Audi Service | Easy Suspension Tuning Guide
You’ve got to feel a bit sorry for major car manufacturers like Porsche, BMW or Audi. Despite most of their vehicles being pretty much as close to perfect as modern design and engineering will allow for, every road tester or customer is never going to be fully satisfied. For instance, BMW’s new 5 Series is either described as “too uninvolving or clinical” or “ideally smooth and comfortable”, depending on which automotive journalist you’re talking to.
This brings us to your car’s suspension, probably the single aspect of your vehicle with the most room for variation in its behavior because, while any 3,0-liter turbo executive sedan will perform similarly, one could easily ride a lot more harshly than the next. It all means that there are countless drivers out there wanting either a cushier ride, or reduced body lean in corners. Let’s simplify the maze with our basic suspension tuning guide.
So, how do you rate your springs?
Altering your suspension’s spring rating – otherwise known as load rating or stiffness – is a relatively simple way to either soften or stiffen the feel of your car’s suspension. Heavier springs are typically used in vehicles designed to carry heavy loads, or performance cars where loading conditions are extreme. As manufacturers strive for overall balance, a measured adjustment of your spring rate could significantly alter your suspension’s characteristics without sacrificing too much practicality.
Put padding to the metal
If stiffer springs are hard to come by, adding suspension pads under the existing springs (where they meet the base plate) will increase the ride height of your car and allow it to drive more stiffly.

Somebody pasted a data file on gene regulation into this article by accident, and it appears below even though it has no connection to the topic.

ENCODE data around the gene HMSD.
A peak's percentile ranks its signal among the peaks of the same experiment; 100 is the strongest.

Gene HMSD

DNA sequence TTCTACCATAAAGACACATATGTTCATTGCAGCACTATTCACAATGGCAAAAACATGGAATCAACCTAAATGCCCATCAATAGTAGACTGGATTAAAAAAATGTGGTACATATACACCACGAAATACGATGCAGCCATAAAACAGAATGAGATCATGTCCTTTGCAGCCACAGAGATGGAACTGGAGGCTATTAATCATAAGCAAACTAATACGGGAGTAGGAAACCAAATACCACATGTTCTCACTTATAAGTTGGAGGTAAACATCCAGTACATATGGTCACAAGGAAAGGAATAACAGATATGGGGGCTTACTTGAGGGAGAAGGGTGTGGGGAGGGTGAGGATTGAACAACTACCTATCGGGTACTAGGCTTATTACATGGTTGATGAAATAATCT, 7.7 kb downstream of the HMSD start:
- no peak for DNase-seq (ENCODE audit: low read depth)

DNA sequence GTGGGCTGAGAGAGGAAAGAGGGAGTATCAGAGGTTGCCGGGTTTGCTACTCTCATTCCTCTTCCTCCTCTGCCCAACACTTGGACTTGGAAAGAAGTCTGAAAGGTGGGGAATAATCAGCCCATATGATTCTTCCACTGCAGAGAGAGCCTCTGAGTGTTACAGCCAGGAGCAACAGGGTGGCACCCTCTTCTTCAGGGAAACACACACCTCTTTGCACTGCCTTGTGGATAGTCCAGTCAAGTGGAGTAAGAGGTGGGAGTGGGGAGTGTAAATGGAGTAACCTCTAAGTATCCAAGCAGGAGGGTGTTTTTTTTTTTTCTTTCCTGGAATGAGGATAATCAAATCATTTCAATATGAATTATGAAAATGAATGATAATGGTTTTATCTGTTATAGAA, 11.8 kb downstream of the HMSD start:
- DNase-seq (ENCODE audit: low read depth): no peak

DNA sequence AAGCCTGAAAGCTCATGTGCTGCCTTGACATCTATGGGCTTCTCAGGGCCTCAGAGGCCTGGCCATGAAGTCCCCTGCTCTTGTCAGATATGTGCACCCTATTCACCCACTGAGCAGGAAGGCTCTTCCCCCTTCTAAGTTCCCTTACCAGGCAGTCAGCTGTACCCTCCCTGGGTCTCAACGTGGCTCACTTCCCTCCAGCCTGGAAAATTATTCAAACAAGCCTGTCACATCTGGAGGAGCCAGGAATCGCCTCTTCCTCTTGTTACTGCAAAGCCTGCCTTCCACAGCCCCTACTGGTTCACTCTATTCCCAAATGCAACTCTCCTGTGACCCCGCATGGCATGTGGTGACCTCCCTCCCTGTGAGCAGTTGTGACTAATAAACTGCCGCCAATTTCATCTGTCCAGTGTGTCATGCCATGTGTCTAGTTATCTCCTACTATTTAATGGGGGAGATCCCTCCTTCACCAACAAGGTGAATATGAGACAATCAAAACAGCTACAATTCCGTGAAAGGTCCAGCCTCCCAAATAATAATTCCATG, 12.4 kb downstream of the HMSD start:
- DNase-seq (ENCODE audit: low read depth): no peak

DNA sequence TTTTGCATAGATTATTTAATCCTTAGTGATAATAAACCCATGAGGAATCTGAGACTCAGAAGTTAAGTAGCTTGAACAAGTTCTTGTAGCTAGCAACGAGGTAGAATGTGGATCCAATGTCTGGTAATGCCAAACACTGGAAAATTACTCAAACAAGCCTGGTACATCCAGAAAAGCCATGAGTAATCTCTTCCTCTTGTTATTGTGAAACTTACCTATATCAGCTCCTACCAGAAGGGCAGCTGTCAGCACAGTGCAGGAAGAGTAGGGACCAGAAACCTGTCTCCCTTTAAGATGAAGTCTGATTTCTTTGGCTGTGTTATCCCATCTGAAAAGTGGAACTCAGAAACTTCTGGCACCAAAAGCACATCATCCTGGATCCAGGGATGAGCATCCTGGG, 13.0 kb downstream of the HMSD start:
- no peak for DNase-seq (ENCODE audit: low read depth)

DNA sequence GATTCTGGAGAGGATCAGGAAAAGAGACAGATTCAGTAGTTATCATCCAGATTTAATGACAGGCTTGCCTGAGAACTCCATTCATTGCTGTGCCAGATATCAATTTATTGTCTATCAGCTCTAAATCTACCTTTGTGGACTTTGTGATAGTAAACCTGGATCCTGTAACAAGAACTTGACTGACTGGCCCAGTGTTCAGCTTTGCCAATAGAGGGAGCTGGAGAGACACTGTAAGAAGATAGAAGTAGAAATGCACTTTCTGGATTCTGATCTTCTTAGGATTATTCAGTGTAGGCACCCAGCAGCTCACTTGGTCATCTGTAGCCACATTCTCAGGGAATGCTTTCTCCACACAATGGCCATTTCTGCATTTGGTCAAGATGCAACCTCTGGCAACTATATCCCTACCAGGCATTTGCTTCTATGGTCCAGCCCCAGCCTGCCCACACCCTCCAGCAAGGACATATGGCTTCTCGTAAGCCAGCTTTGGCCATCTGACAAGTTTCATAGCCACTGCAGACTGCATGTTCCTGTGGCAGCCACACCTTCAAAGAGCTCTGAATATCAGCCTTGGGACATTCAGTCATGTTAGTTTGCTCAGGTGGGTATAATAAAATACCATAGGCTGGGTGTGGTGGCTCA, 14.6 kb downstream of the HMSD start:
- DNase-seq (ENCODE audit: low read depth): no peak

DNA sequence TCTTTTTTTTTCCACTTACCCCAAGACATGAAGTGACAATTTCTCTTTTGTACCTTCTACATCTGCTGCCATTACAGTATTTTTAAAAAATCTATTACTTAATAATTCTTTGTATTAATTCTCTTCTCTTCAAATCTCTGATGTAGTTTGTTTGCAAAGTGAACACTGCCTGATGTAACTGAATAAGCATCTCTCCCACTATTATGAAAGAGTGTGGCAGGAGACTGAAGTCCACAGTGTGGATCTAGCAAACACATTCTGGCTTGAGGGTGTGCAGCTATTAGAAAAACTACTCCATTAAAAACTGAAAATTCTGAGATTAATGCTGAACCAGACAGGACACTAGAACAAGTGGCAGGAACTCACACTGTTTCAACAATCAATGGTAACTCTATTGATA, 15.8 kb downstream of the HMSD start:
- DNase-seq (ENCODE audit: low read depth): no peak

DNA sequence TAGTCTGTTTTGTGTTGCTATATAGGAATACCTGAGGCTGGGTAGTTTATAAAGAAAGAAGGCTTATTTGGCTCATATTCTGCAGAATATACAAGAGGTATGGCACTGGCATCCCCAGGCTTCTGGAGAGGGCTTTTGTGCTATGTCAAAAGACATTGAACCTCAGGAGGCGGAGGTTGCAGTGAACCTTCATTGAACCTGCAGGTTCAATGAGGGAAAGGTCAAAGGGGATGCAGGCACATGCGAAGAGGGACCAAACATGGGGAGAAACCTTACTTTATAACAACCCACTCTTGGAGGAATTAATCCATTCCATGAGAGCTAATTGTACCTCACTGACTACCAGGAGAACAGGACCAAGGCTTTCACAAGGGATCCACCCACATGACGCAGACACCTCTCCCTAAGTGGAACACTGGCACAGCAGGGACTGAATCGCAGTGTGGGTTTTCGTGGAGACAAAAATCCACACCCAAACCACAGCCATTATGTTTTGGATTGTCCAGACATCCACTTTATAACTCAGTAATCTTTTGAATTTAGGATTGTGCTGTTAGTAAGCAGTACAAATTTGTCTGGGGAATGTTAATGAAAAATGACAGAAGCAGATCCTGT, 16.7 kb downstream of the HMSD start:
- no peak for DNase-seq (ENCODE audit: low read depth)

Check your shock absorbers
You can change the ride quality of your car by installing new shock absorbers, or shocks of a different type to what your car has now. For example, oil-based or gas-filled shock absorbers will both result in a stiffer quality of ride, but offer reduced body roll through the corners. On the other hand, shock absorbers with greater travel will offer a softer drive. Take note, BMW e60 owners…
Strut your stuff
A strut brace is a bar that runs over the top of the suspension struts, and is used as a means for stiffening your car’s suspension. Body flex is reduced, while handling is a lot sharper and more precise. It should be noted that while a strut brace won’t necessarily allow you to defy the laws of gravity any more than you could previously (i.e. the measurable performance of your car through corners), it will certainly enhance the way your car feels from behind the wheel.
Finally, consider adjustable anti-roll bars or performance bars, which can provide far greater handling flexibility for a variety of conditions. Add in suspension bushes, coilovers, and dampers, and you’ll soon realize that upgrading your suspension demands a detailed discussion with your technician as to what your needs are, remembering that the modifications made will affect the fundamentals of how your car behaves on the road. Your options span everything from slightly stiffer springs to a fully adjustable suspension system, so it really depends on what you want, and how much you’re willing to put into it!